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Reply #19: He was a true hero before Hanoi, and did not have to be there! [View All]

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Rebellious Republican Donating Member (1000+ posts) Send PM | Profile | Ignore Thu Aug-05-04 05:42 PM
Response to Reply #6
19. He was a true hero before Hanoi, and did not have to be there!
Edited on Thu Aug-05-04 05:44 PM by Rebellious Republica
this is an account of one of the worst Aircraft Carrier disasters in US Naval history. He survived and chose to stay, which eventually put him the position to "intercept a surface to air missile with his airplane". He then was captured after surviving that! its an amazing story of survival......

The Forrestal Disaster

Lt. Commander McCain was assigned to the aircraft carrier USS Forrestal off the coast of Vietnam. On July 29, 1967, McCain, an A-4 Skyhawk pilot, was preparing to take off on a bombing mission over North Vietnam, when a horrifying disaster struck. A missile accidentally fired from a nearby plane, striking the fuel tanks on McCain's plane.

In the ensuing explosions and fire, McCain escaped from his plane by crawling onto its nose and diving into the fire on the ship's deck. He turned to help a fellow pilot whose flight suit had burst into flames. But before McCain could reach him, more bombs exploded, blowing him back 10 feet,

It took 24 hours to contain the inferno on the Forrestal. By the time it was all over, 134 men lost their lives, hundreds more were injured, and more than 20 planes were destroyed. It was the worst non-combat-related accident in American Naval history.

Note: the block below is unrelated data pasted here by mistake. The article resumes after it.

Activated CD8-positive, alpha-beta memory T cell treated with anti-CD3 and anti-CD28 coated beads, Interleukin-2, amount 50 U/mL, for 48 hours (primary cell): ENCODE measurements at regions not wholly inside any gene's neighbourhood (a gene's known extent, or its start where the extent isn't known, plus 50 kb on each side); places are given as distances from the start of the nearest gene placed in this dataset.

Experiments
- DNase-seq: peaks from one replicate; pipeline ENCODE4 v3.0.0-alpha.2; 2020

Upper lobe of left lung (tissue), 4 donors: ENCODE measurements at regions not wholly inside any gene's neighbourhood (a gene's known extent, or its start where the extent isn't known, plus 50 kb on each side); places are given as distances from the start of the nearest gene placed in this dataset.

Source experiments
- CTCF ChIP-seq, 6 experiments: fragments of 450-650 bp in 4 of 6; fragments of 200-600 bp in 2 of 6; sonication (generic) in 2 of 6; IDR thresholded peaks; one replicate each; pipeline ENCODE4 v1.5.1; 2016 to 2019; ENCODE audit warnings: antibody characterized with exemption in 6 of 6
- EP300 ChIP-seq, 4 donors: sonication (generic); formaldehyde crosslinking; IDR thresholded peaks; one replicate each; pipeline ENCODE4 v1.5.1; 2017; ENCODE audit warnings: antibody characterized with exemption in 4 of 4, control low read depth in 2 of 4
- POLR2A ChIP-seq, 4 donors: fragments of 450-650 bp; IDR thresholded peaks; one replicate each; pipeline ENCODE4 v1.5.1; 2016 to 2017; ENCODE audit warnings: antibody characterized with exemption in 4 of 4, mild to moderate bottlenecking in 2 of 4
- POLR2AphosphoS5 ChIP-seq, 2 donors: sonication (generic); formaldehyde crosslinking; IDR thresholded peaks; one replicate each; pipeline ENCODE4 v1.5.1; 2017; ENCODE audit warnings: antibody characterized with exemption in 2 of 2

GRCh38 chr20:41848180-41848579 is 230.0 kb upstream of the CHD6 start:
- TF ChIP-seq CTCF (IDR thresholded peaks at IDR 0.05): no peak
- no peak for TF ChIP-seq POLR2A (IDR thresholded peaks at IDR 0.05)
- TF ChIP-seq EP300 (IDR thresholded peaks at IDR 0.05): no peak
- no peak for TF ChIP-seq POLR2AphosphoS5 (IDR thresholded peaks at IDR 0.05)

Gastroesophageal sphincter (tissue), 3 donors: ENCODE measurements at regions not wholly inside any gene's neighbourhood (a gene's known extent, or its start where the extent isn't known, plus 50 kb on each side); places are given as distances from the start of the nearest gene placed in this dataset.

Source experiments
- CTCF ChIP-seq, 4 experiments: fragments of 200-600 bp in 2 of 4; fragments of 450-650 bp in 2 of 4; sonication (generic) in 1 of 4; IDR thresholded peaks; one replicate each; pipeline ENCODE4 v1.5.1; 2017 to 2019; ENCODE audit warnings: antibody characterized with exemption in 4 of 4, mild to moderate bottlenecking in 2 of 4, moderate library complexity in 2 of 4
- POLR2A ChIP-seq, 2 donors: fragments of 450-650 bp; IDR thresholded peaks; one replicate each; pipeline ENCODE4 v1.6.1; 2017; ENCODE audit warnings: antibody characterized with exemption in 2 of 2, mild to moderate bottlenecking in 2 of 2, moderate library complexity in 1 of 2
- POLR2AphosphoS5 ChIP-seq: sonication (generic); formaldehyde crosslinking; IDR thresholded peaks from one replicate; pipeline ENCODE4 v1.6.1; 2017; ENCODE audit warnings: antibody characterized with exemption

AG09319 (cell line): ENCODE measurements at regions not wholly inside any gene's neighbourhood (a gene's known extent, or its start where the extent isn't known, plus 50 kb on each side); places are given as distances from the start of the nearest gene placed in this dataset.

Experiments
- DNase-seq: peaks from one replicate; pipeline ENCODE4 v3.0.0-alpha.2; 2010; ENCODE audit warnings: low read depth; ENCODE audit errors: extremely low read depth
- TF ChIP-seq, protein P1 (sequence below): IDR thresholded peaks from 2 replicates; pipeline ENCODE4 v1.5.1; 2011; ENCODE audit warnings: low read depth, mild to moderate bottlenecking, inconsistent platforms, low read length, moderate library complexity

After the Forrestal disaster, McCain could have returned home. But he would have none of that. Instead he volunteered for more combat duty aboard the carrier USS Oriskany, It was a fateful decision that would stop the clock on John McCain's life and separate him from his family, and from America, for five and a half years. /

Here is the full account of the incident from an independent source if you do not believe the McCain website.

From: Naval Aviation News, October 1967
compiled and edited by Senior Chief Journalist John D. Burlage

Lt. Cmdr. Robert "Bo" Browning one of the pilots due for launch with many others, he was seated in the cockpit of his fueled and armed Skyhawk; the plane was spotted way aft, to port. Lt. Cmdr. John S. McCain III said later he heard a "whooshy" sound then a "low-order explosion" in front of him. Suddenly, two A-4s ahead of his plane were engulfed in flaming jet fuel JP-5 spewed from them. A bomb dropped to the deck and rolled about six feet and came to rest in a pool of burning fuel.

The awful conflagration, which was to leave 132 Forrestal crewmen dead, 62 more injured and two missing and presumed dead, had begun.

As the searing flames, fed by the spreading JP-5, spread aft and began to eat at the aircraft spotted around the deck, Lt. Cmdr. Browning escaped from his plane. He ducked under the tails of two Skyhawks spotted alongside his and ran up the flight deck toward the island area. Twice, explosions knocked him off balance. But he made it.

The fire soon enveloped all the aircraft in its wake. It spread to the fantail, to decks below. Bombs and ammunition were touched off in the midst of early fire-fighting efforts. Black, acrid smoke boiled into the sky. Other ships on Yankee Station sped to the aid of the stricken carrier.

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